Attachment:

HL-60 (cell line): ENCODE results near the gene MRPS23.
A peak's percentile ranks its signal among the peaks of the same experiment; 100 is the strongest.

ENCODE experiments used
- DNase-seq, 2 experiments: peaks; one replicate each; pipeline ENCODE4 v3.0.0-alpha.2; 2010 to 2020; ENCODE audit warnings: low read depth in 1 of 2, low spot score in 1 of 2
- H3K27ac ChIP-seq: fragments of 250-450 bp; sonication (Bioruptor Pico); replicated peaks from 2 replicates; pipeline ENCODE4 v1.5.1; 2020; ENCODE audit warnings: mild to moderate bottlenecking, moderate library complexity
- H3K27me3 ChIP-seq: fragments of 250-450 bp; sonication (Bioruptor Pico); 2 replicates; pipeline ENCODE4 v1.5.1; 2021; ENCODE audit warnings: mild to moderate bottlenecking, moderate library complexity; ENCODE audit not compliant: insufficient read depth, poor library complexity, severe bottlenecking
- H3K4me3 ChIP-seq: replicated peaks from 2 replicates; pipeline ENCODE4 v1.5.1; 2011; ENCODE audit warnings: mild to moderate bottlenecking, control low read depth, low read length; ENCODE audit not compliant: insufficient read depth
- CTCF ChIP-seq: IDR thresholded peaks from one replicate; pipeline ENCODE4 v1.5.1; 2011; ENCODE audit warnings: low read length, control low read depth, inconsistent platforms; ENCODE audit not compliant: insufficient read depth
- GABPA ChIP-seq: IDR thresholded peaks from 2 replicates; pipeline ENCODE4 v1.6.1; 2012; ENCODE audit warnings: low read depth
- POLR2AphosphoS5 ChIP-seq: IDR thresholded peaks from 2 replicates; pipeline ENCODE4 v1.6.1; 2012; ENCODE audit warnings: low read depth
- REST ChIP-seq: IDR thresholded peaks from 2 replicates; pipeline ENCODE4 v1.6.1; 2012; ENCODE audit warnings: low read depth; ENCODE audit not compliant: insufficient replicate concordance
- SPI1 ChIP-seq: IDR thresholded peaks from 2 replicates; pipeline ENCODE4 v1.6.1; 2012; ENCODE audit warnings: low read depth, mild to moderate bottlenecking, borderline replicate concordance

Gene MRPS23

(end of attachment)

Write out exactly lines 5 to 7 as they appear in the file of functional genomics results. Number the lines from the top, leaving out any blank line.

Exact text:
- H3K27ac ChIP-seq: fragments of 250-450 bp; sonication (Bioruptor Pico); replicated peaks from 2 replicates; pipeline ENCODE4 v1.5.1; 2020; ENCODE audit warnings: mild to moderate bottlenecking, moderate library complexity
- H3K27me3 ChIP-seq: fragments of 250-450 bp; sonication (Bioruptor Pico); 2 replicates; pipeline ENCODE4 v1.5.1; 2021; ENCODE audit warnings: mild to moderate bottlenecking, moderate library complexity; ENCODE audit not compliant: insufficient read depth, poor library complexity, severe bottlenecking
- H3K4me3 ChIP-seq: replicated peaks from 2 replicates; pipeline ENCODE4 v1.5.1; 2011; ENCODE audit warnings: mild to moderate bottlenecking, control low read depth, low read length; ENCODE audit not compliant: insufficient read depth